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May 9, 2008

How to design a functional website – part I

The combination of functionality and aesthetic qualities is difficult, but possible. Although achieving this balance requires a lot of effort and compromise, it will surely result in the satisfaction of Internet users.

Designing and creating websites require thorough knowledge of Web specificity as well as an ability to adapt to existing solutions of Internet reality. It is not sufficient to hand in WWW materials, which have functioned in paper form until now, to website designers. Very often, the way designers and graphics think differs from the way users think and act. It is not enough to know a lot about programming, graphic design or to have good taste. First of all, you should set objectives of a realized project and acquaint yourself with the needs and habits of addressees of the website as well as with the way they move around Internet resources. Familiarizing yourself with the research and observations concerning users’ behaviour and preferences, as well as their proper application, is a giant step towards the creation of functional web pages.

Functionality and cohesion

First of all, in order to design a web page, you should take into account not only its aesthetic qualities, but its functionality (ergonomics). Internet users insist mainly on quick access to information gathered on a website. Jakob Nielsen, a guru of functionality, describes a usable website in the following way: “Simplicity with the smallest number of supplements, a clear layout of information and adjusted navigation tools.” Sub-websites need to be coherent. Particular elements should be chosen in such a manner that a user has no doubts as to whether they are still on the same page or if they have moved to another website. In a perfectly designed website, the main part of the page occupies about 80% of the screen, the remaining part is destined for navigation elements. In practice, it is difficult to achieve “a happy medium”, especially with additional elements, e.g. advertisements. That is why, it would not be wrong if we managed to squeeze the main part into 2/3 of the screen. Except for main pages, which play a key role in enhancing navigation on the website.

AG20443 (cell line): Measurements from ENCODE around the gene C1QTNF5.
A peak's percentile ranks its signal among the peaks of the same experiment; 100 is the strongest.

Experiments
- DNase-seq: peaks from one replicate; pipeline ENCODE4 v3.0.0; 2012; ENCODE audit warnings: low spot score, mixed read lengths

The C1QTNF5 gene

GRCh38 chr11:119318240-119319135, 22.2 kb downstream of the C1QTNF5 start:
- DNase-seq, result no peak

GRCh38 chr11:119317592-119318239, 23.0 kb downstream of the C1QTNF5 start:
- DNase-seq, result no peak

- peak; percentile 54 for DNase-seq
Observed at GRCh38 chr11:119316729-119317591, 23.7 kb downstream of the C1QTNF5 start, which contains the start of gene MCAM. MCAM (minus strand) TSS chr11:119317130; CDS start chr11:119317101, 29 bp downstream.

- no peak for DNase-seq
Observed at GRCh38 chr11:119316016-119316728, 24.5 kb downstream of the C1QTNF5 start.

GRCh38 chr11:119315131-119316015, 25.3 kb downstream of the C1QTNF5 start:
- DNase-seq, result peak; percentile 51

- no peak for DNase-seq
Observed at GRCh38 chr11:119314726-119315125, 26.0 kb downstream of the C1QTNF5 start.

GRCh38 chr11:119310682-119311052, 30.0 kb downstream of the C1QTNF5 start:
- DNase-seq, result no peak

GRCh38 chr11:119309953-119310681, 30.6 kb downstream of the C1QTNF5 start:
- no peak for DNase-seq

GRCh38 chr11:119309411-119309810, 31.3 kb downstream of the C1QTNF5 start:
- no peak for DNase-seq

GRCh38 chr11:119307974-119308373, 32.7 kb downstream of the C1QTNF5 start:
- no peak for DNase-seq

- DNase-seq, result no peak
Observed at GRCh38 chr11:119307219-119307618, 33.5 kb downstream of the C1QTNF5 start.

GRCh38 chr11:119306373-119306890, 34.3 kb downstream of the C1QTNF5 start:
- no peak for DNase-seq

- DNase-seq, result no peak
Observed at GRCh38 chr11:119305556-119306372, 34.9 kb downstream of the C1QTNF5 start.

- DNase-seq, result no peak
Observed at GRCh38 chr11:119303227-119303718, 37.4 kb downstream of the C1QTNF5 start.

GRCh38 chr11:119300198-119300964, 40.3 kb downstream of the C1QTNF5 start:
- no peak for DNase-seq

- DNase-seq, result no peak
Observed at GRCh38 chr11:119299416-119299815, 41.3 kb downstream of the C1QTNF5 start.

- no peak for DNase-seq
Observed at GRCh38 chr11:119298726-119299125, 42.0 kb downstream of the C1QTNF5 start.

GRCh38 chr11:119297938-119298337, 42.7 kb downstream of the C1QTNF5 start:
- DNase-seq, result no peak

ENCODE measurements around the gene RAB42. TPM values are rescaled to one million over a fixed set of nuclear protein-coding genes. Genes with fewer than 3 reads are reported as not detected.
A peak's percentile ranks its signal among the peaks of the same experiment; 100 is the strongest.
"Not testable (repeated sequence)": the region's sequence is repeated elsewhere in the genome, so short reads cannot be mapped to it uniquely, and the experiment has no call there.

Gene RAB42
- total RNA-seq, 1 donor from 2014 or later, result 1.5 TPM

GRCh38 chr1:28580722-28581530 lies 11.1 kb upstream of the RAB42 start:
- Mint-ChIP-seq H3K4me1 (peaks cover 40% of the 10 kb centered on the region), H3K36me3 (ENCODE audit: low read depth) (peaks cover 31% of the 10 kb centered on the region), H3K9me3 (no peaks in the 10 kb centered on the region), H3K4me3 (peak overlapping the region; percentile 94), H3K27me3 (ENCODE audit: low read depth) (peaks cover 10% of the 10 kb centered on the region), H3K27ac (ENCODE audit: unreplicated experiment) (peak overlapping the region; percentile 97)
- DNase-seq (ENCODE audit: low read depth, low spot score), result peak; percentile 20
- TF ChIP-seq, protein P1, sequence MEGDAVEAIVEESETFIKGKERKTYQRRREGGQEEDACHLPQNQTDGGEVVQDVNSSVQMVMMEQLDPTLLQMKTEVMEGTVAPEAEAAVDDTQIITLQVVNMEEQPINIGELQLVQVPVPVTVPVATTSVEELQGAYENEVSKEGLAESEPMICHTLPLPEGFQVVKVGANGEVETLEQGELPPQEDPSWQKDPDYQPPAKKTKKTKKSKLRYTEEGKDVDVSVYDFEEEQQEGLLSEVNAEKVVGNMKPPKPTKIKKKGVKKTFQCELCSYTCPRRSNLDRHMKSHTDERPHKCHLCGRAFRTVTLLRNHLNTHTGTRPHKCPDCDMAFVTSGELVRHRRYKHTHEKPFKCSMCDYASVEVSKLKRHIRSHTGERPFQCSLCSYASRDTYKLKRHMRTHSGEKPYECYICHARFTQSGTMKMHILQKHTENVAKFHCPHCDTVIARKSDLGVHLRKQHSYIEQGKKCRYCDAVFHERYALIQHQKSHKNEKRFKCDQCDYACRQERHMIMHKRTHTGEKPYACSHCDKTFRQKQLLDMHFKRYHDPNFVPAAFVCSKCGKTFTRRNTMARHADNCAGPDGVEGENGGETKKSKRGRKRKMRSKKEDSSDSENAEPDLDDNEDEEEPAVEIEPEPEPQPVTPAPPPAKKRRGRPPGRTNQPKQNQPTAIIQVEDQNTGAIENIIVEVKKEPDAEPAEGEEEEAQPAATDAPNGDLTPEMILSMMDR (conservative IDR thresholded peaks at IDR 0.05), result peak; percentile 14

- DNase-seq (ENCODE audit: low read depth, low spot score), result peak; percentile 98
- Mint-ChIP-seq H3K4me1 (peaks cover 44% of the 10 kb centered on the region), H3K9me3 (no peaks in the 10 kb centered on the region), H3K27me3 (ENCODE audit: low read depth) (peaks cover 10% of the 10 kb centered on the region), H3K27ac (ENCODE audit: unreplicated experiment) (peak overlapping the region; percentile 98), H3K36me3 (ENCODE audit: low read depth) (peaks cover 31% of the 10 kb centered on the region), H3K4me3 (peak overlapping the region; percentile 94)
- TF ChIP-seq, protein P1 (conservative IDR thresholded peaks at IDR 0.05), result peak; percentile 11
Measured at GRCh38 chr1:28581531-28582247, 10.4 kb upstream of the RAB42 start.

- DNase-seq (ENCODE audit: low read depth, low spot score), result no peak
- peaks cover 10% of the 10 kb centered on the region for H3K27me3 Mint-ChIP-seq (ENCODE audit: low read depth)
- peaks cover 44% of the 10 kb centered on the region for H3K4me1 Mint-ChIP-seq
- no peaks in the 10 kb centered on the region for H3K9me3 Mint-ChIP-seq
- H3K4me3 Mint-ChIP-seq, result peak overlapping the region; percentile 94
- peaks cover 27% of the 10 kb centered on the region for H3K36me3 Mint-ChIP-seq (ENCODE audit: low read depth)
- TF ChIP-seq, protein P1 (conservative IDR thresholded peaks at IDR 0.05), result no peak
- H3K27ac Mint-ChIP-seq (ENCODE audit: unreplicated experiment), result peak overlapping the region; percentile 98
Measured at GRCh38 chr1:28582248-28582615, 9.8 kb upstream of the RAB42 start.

Good navigation

The system of navigation should be simple and intuitive – users do not like acquainting themselves with non-standard ways of moving around a website. Tips and instructions concerning navigation will not solve problems of a website containing non-standard mechanisms. Easiness with which Internet users move around Web resources makes them exceptionally impatient, and if they do not know how to use a given website in several seconds, they type in another address or close the browser window. The aim of navigation is to provide necessary information to the user, which will let them answer the following questions: Where am I? Where was I? Where could I go? Some elements such as a company’s logo or other signs identifying the website, being at the same time a link to the main page, may help the user determine their current position. So-called information paths play a vital role as well, what place a given sub-website occupies on a website structure.